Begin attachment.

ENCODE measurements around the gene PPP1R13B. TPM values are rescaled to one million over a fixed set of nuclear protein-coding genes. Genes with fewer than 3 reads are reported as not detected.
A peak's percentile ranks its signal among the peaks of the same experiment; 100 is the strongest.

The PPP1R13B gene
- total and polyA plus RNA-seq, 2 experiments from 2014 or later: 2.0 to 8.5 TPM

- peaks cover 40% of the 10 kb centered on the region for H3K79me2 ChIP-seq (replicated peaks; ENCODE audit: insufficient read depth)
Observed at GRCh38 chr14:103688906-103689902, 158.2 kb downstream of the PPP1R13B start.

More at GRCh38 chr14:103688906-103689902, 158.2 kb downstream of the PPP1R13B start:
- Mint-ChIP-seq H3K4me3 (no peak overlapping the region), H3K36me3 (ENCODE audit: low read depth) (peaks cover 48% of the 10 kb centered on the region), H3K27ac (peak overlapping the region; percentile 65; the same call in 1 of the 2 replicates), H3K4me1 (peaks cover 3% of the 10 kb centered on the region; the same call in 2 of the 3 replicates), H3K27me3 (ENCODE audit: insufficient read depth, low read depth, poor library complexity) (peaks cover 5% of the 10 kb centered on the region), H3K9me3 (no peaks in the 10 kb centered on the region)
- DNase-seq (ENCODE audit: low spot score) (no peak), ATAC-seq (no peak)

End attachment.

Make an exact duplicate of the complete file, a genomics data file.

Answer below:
ENCODE measurements around the gene PPP1R13B. TPM values are rescaled to one million over a fixed set of nuclear protein-coding genes. Genes with fewer than 3 reads are reported as not detected.
A peak's percentile ranks its signal among the peaks of the same experiment; 100 is the strongest.

The PPP1R13B gene
- total and polyA plus RNA-seq, 2 experiments from 2014 or later: 2.0 to 8.5 TPM

- peaks cover 40% of the 10 kb centered on the region for H3K79me2 ChIP-seq (replicated peaks; ENCODE audit: insufficient read depth)
Observed at GRCh38 chr14:103688906-103689902, 158.2 kb downstream of the PPP1R13B start.

More at GRCh38 chr14:103688906-103689902, 158.2 kb downstream of the PPP1R13B start:
- Mint-ChIP-seq H3K4me3 (no peak overlapping the region), H3K36me3 (ENCODE audit: low read depth) (peaks cover 48% of the 10 kb centered on the region), H3K27ac (peak overlapping the region; percentile 65; the same call in 1 of the 2 replicates), H3K4me1 (peaks cover 3% of the 10 kb centered on the region; the same call in 2 of the 3 replicates), H3K27me3 (ENCODE audit: insufficient read depth, low read depth, poor library complexity) (peaks cover 5% of the 10 kb centered on the region), H3K9me3 (no peaks in the 10 kb centered on the region)
- DNase-seq (ENCODE audit: low spot score) (no peak), ATAC-seq (no peak)